Autonomous vehicles traditionally require billions of miles under their wheels before they can swiftly and safely respond to the diversity of conditions they may face. A team from the University of Michigan believe they may have found a way to short-cut that process by as much as 99%.
In a recently published paper by the Mcity partnership that the university lead, they outline the approach in more detail.
“Even the most advanced and largest-scale efforts to test automated vehicles today fall woefully short of what is needed to thoroughly test these robotic cars,” the authors say.
The team utilize a modular approach to driving that sees situations broken down into components that can be easily tested repeatedly. This exposes autonomous vehicles to a condensed set of the most challenging driving conditions. It’s an approach that sees 1,000 miles yield the same returns as driving up to 100 million miles in real-world conditions.
This kind of volume is required due to the huge variety of scenarios a car may face. Indeed, fatal crashes on the road typically only occur every 100 million miles or so of driving.
The paper argues that for us to be confident in autonomous vehicles will require cars to be 90% safer than human drivers. It’s a level that they estimate would require something like 11 billion miles to be driven in real-world settings, which would take well over a decade to achieve. The technology will require a fundamentally different form of testing to that currently used today, especially in the event of a crash occurring.
“Test methods for traditionally driven cars are something like having a doctor take a patient’s blood pressure or heart rate, while testing for automated vehicles is more like giving someone an IQ test,” the authors say.
Taking the short cut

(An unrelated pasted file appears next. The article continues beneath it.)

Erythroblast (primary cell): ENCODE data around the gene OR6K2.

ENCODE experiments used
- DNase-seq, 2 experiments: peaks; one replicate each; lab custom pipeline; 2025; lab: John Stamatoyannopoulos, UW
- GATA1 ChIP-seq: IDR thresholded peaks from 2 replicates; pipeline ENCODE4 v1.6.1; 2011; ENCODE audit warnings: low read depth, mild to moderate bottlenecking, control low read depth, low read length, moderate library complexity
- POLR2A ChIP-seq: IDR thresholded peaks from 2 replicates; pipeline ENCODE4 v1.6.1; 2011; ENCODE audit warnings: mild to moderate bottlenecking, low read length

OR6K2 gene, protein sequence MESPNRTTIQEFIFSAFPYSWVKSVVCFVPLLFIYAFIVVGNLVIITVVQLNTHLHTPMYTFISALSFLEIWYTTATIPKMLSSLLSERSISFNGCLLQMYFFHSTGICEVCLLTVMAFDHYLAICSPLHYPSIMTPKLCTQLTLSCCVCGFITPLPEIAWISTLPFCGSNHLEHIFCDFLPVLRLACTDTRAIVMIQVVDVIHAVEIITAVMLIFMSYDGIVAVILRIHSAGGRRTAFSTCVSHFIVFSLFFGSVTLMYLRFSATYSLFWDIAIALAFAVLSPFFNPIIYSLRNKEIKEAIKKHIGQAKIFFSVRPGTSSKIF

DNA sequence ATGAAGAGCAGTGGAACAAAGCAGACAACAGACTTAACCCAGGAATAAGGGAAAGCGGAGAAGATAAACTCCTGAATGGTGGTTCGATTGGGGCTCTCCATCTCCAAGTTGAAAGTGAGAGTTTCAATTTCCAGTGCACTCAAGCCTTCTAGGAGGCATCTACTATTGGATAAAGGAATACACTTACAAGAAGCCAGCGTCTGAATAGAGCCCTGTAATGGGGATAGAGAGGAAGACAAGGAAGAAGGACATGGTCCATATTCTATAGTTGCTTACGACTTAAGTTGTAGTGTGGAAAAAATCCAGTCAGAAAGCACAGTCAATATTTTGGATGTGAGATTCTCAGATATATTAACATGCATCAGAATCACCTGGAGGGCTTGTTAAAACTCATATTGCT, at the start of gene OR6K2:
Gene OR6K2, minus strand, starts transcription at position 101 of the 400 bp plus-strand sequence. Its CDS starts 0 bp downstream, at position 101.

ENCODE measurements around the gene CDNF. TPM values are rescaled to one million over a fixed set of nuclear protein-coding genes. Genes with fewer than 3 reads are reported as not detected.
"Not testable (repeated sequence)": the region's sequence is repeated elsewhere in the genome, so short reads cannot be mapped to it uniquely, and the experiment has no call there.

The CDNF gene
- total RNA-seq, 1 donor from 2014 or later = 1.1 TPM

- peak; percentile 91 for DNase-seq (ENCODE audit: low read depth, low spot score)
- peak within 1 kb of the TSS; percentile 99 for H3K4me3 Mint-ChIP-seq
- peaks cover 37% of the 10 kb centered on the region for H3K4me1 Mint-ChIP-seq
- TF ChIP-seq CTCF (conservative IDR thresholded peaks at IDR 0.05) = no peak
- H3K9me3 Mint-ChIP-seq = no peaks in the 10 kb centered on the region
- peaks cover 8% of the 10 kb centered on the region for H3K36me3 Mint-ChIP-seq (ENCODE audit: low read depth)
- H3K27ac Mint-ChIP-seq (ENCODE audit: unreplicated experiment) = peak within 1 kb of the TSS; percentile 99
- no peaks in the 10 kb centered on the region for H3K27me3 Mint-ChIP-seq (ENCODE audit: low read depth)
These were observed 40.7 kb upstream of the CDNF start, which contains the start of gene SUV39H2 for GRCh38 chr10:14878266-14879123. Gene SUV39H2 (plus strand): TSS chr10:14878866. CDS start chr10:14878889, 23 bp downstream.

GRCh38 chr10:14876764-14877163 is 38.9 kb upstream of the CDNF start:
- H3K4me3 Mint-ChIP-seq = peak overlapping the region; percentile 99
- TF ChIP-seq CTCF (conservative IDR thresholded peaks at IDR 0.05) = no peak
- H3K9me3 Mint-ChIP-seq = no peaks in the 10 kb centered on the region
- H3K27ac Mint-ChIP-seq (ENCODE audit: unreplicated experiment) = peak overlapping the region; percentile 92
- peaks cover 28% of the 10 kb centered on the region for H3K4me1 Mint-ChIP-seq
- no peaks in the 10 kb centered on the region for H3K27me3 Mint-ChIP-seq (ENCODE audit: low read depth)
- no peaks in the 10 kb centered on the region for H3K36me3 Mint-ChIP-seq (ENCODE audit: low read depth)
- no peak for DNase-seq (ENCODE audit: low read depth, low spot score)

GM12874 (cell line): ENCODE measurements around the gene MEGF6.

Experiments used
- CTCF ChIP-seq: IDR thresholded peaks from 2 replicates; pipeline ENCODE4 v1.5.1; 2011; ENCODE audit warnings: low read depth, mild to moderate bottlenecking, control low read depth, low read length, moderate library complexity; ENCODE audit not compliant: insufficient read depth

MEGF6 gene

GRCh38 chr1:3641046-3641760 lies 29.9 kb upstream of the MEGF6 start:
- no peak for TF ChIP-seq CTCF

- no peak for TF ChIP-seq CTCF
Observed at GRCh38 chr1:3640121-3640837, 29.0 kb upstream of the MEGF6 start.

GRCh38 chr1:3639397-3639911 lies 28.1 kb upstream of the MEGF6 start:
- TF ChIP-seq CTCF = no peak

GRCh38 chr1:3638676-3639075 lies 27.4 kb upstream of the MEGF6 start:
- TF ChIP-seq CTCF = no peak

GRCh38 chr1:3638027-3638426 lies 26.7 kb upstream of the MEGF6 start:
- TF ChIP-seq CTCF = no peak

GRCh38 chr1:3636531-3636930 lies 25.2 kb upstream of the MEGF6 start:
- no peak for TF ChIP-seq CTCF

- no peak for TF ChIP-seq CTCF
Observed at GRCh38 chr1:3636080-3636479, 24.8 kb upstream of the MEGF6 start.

The researchers developed their four-step accelerated approach by analyzing data from over 25 million miles of real-world driving undertaken by nearly 3,000 vehicles over a two year period.
By analyzing the data, they were able to identify events that contain meaningful interactions between a human driven car and an automated one. They could then use this to create a simulation that purely contained these meaningful interactions rather than uneventful ones.
They then coded the simulation so that it considered human drivers as the primary threat to autonomous vehicles, with human drivers placed randomly throughout the simulation.
The team then used maths to assess the risk and probability of various outcomes, such as crashes and near-misses, before using importance sampling to assess the test results.
They believe that this rapid form of evaluation can be effectively used for a range of dangerous maneuvers. The team put it to the test on the most common situations that tend to result in crashes (usually involving interaction between human and autonomous drivers), and the robustness was good, although they admit that more work is required to test it over a wider range of scenarios.